My 6 year old dog Casey, was diagnosed with lymphosarcoma in October of 2008. We started him on the Madison-Wisconsin protocol and he was in remission until September of 2009. He began a second round of the Madison-Wisconsin protocol, but relapsed in January of 2010. CCNU was tried, but did not help. He was in remission for almost 5 weeks after receiving one injection of L-spar, but a second injection was not effective. We just started him on the MOPP protocol without Prednisone, because he cannot tolerate it. I read your book and we just started transitioning Casey to a Cancer diet as indicated in your book. I ordered and received a bottle of Apocaps and also ordered K9 Immunity along with K9 Transfer Factor, which I am still waiting to receive. Our oncology vet at MSU has reservations about using the Apocaps and K9 Immunity, although she agreed to research it further. Should I have any concerns about using these while Casey is on the MOPP protocol. Also, if we go ahead with the Apocaps, when should we give it to him? Thank you for your assistance. It is greatly appreciated.

  2. Susan W on March 3, 2010 at 4:07 am

    Hello Dr. Dressler,
    I have been following your advice. Riley was diagnosed with nasal osteo carcoma. After first being giving a diagnosis that he had two months to live, we went to a top notch veterinary research facility and they removed all visible signs of cancer (primarily in his upper jaw and behind one eye) and recently completed radiation two weeks ago. His skin seems on the road to recovery though very slowly. My concern is that he is quite listless and just wants to sleep all day long. He doesn’t seem to be in pain so I have cut back on almost all pain meds. I am giving him supplements and a home cooked diet. He goes on two walks a day, happily but slowly. Is it normal to have so little energy at this stage. Any suggestions?
    Thank you for your wonderful blog! Susan

    • Dr. Dressler on March 8, 2010 at 4:04 pm

      Dear Susan,
      Well, every dog and each case is a bit different, so honestly it is hard to say whether it is normal. There may be some addressable things. Perhaps we have nausea or loss of appetite (consider mirtazapine, cimetidine/famotidine, ginger etc). Or perhaps this is related to inflammatory or compressive pain (consider antiinflammatories, pamindronate, oral pain meds). You might want to consider cisplatin impregated beads which can deliver local chemo. Your vet can get them from Wedgewood pharmacy. Most dogs with apoptosis issues benefit from the supplement I use in my patients.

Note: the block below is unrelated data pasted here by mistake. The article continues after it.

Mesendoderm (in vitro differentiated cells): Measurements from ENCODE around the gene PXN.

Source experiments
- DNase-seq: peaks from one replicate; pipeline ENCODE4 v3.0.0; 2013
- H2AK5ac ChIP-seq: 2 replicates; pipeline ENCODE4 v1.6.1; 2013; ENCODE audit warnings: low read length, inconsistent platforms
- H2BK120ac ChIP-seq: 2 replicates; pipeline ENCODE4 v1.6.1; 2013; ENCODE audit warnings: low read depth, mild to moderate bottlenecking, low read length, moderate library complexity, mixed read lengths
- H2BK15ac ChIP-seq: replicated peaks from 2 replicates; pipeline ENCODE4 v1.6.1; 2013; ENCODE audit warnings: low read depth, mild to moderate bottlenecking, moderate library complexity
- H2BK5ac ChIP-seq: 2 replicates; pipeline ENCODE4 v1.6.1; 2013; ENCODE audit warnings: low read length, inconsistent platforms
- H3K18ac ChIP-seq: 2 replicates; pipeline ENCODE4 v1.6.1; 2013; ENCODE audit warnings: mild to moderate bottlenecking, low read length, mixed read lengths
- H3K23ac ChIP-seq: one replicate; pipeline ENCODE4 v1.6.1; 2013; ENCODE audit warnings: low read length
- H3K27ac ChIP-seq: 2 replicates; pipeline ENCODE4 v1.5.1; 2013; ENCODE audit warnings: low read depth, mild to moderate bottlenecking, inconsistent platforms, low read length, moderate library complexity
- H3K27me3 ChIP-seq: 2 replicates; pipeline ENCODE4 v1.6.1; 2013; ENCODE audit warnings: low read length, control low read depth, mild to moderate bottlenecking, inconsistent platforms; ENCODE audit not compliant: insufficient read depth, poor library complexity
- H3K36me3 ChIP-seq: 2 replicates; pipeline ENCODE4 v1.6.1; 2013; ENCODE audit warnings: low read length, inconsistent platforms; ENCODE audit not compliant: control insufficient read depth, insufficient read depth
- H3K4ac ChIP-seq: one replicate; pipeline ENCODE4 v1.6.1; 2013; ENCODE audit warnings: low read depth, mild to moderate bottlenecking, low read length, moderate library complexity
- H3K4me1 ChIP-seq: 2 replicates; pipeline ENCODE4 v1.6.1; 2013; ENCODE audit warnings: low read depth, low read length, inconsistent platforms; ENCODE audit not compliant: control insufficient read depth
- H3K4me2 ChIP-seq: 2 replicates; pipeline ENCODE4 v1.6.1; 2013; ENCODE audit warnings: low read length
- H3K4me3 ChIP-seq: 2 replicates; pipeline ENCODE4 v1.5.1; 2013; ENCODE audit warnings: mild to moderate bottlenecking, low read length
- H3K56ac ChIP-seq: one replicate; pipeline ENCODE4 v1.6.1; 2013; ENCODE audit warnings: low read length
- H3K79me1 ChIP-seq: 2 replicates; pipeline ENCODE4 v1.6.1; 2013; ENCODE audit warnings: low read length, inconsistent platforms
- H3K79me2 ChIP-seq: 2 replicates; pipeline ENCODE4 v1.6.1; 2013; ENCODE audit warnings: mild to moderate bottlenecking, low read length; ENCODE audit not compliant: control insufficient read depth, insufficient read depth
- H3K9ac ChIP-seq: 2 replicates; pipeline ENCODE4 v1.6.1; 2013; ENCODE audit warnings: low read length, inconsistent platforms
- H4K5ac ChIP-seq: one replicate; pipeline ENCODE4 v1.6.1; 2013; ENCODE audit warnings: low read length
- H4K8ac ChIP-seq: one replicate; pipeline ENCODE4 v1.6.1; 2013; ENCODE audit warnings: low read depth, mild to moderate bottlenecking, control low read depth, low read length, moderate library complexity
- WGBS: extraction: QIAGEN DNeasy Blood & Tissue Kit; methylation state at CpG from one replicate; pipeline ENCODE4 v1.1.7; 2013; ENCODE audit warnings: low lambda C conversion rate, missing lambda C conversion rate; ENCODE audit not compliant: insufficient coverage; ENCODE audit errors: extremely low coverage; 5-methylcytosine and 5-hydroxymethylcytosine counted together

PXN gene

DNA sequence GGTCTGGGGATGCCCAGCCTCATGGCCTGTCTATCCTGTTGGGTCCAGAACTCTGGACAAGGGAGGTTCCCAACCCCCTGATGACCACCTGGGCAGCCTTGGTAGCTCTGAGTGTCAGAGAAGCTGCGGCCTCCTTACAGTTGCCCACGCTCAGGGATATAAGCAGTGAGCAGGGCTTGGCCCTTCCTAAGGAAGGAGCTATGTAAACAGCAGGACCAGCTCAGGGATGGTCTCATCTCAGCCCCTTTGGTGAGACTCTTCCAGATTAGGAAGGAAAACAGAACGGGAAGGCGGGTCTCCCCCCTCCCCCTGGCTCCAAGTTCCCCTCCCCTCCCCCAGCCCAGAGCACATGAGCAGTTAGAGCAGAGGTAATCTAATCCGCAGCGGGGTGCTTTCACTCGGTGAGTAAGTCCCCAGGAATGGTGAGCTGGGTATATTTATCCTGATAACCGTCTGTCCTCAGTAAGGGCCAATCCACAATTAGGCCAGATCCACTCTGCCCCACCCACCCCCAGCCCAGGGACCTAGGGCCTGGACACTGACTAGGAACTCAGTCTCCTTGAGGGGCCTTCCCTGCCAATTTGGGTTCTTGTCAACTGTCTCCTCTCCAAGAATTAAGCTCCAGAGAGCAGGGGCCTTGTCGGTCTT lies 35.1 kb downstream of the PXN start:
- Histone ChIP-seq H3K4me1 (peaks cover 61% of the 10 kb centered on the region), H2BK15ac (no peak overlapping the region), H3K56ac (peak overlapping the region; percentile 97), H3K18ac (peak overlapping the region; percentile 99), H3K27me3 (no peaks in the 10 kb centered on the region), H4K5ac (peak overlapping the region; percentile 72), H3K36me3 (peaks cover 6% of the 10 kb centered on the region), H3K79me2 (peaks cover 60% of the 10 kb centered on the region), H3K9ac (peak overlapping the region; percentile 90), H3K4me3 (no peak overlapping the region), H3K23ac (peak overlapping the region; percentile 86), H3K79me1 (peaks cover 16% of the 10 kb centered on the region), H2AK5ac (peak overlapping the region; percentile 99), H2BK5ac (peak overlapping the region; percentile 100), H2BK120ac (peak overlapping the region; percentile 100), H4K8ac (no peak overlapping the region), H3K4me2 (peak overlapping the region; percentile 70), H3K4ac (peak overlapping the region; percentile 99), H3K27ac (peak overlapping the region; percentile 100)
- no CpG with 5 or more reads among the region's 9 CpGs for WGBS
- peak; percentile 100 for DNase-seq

Read more:
      https://www.dogcancerblog.com/blog/apoptosis-and-dog-cancer/
      https://apocaps.com/home/
      I assume you guys are up on cancer diet and the rest of a full spectrum plan, right?
      Good luck!
      Dr D

  3. Leroy Twisdale on February 27, 2010 at 5:31 am

    Hi Doctor Dressler, I will make this brief. I have a 1 1/2 year old basset mix htat has been diagnosed with RHABDOMYSARCOMA (BUTRYOID SUBTYPE) in his bladder. He recently, 1 month ago, underwent surgery to debulk the growth, which was located at the TRIGON area in his bladder. He recovered very well and is urinating almost normal now. My Vet tells me that the cancer will come back, just no way of knowing when. He and his brother are rescue dogs, that I found along side a highway at six weeks old. His is like a son to me and I want to do everything I can to help him. He is on PEROXICAM now and I guess it will be just a wait and see situation. Any advice or recommendations would be greatly appreciated. My Vet tells me that this type of cancer is rare in dogs this young. Thank you for your time: Mr. Twisdale

  4. Wendy Arnold on February 25, 2010 at 2:31 pm

    Dear Dr.Dressler,

    Thank you for your blog. I unfortunately discovered it after we laid our Basenji/Akita mix “Zoe”, down to rest 4 days ago. She was a great dog who never left my side since her adoption 11 years ago. She was diagonosed last summer with liver cancer. Due to her age, I did not want to put her through a biopsy or treatments. I did exactly what you discuss in your blog. I was fortunate enough to devote most of my day caring for her. It was quite a commitment,but one I do not regret.

    I took her home, walked her everyday,socialized with her neighbor dogs, massaged her and changed her diet. She lived 9 mos since her disease became apparent.

    Thank you for filling a need on the web and sharing your gift of caring for animals. It is my hope that people find your blog soon after diagonosis.

    I will miss my dog very much, she was a great companion and watch dog.

    Warmest regards,

    Wendy Arnold
    California

Scroll To Top